Burning of prayer tent shows disrespect for student beliefsNov. 19, 1997
Early Tuesday morning, someone put an end to a controversial campus fixture. The prayer tent was set on fire with gasoline and badly burned. Earlier this semster, the Lariat editorial board addressed the prayer tent controversy after receiving letters from students. We stated that it was unnecessary for the tent to be placed in the middle of campus and that it was an unattractive addition to Baylor. Because Tidwell Bible Building has prayer facilities available to students, the prayer tent seemed pointless.
Despite our continued views about the prayer tent, we do not condone the tent's destruction. Whoever decided to take the issue into their own hands went against every Christian value that Baylor has tried to instill in us.
Just because people disagree with something does not give them the right to get rid of it. Many people on campus disagree with different issues. That is part of attending college and especially a religious-based university. Controversy makes life interesting and sparks conversations and learning experiences.
Students should feel free to express their ideas and beliefs at Baylor. They should also respect other ideas and opinions that conflict with theirs.
Whoever took part in the burning of the prayer tent showed a complete lack of respect for the students responsible for the tent. Christian or not, the people responsible for the fire blantantly ignored the principles that Baylor University and the United States of America stand for.
The students who had the prayer tent placed on campus believed in its purpose. They wanted to give students a convienent place on campus to pray.
Although the Lariat editorial board disagreed with its purpose, we said our piece and let students form their own opinions. Since then, the topic has been almost completely forgotten and students seemed to accept the prayer tent's presence on campus.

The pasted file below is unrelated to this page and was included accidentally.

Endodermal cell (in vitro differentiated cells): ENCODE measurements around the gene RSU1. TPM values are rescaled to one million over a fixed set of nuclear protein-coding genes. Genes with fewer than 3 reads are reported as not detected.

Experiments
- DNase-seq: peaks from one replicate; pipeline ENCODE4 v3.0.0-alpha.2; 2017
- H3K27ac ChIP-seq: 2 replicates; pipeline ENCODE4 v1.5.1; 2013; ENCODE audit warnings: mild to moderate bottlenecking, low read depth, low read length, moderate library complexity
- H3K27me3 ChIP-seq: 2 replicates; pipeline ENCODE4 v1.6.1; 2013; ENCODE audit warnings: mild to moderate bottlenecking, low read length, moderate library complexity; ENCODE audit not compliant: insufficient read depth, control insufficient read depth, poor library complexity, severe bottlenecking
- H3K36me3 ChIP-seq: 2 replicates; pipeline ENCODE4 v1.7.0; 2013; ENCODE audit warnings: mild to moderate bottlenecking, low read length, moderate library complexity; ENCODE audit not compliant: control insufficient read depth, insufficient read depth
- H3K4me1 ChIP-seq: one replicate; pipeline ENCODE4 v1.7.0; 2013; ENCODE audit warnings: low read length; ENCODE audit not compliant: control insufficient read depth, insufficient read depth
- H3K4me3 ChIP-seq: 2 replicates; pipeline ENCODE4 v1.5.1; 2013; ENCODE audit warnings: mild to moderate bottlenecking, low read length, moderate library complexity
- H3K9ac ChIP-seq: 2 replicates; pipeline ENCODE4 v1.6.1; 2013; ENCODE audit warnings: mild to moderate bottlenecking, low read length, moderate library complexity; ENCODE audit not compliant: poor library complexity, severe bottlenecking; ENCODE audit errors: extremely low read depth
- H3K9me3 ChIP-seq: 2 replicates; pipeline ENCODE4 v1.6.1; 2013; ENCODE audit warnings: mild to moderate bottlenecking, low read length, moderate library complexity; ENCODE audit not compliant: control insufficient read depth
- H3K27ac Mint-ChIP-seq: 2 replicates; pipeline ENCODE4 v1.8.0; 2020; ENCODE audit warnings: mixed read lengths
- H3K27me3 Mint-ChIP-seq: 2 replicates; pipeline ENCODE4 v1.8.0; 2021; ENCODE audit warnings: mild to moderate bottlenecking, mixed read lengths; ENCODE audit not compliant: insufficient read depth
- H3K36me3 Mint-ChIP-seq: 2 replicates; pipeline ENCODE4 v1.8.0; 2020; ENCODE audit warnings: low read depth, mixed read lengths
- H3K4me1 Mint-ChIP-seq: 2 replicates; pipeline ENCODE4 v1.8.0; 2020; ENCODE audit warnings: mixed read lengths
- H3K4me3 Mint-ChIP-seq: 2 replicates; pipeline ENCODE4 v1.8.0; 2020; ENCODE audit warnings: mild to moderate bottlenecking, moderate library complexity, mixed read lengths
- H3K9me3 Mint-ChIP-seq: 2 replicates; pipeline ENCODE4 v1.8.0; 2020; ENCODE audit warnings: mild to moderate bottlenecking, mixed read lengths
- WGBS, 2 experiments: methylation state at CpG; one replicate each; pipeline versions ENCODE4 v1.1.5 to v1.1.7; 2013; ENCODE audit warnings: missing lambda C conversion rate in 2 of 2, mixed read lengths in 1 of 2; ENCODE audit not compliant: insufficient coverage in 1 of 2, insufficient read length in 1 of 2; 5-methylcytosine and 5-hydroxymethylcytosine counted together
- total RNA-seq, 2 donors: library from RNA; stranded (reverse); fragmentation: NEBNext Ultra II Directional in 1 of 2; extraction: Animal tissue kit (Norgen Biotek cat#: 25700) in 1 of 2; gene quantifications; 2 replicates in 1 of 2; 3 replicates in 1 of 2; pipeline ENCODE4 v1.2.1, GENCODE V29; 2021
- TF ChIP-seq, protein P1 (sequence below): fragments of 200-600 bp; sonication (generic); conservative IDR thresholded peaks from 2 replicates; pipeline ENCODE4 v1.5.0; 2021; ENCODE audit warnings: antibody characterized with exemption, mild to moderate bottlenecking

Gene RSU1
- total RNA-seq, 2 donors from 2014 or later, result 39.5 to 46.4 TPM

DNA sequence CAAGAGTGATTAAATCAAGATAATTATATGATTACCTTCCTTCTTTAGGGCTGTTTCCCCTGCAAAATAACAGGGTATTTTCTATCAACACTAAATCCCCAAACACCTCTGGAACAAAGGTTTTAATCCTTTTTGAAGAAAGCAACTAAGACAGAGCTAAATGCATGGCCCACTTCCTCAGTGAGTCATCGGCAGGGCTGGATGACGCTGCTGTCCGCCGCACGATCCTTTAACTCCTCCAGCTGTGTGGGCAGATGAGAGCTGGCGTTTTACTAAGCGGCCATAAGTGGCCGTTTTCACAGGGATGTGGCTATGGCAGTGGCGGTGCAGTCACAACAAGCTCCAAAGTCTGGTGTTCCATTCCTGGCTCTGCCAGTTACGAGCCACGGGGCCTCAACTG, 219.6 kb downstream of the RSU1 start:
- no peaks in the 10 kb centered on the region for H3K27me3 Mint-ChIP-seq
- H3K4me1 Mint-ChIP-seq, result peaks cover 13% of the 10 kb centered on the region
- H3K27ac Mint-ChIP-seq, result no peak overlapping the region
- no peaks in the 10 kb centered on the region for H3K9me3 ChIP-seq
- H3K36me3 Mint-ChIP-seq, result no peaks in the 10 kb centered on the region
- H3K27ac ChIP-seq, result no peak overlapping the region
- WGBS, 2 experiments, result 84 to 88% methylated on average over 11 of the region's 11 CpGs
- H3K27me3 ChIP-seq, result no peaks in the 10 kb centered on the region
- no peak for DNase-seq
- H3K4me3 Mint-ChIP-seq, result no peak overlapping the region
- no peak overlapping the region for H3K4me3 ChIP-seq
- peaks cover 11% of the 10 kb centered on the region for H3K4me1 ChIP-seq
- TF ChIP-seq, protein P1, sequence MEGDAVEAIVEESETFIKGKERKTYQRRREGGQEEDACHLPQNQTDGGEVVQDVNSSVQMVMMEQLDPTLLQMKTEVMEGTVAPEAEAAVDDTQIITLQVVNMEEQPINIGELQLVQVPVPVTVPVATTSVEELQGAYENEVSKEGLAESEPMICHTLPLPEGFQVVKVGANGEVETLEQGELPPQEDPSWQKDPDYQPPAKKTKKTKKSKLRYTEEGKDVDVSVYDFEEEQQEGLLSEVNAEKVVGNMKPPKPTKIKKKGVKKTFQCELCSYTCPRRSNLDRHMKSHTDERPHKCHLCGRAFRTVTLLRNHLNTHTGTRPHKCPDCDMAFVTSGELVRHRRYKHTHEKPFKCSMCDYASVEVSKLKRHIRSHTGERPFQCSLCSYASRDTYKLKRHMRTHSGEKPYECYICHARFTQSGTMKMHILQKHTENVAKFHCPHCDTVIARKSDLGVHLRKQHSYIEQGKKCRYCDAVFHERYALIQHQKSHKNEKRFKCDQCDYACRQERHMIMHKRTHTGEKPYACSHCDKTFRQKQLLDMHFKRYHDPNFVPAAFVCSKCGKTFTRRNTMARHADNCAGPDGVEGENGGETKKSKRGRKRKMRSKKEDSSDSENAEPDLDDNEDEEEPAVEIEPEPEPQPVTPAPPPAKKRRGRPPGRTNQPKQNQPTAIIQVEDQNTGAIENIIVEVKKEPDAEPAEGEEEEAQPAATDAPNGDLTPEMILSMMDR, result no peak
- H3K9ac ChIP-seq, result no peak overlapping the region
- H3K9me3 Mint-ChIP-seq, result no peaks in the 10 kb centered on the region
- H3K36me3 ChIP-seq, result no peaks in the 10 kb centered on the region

There are many more constructive ways to express beliefs than vandalism. Freedom of speech is a valuable commodity that The Baylor Lariat and Americans rely on. Instead of burning the tent, the people responsible could have come up with a better, legal way to express their feelings about the prayer tent.
As author and poet John Milton expressed in Areopagitica, the best way to combat ideas is by expressing more ideas that in effect will encourage freedom of speech.
'Where there is much desire to learn, there of necessity will be much arguing, much writing, many opinions; for opinion in good men is but knowledge in the making,' Milton said.
The NoZe Brotherhood responded to the controversy with a 24-hour secular wall in protest of the prayer tent. Other students expressed their views on the Lariat Campus Opinion page, spurring others to write letters to the editor about the prayer tent as well.
When it comes down to it, whoever set fire to the tent violated the rights of Baylor students and took advantage of the rights given to them as American citizens. Hopefully, in the future, students will use these rights in a more positive and meaningful way that does not involve defacing someone else's property or breaking the law.
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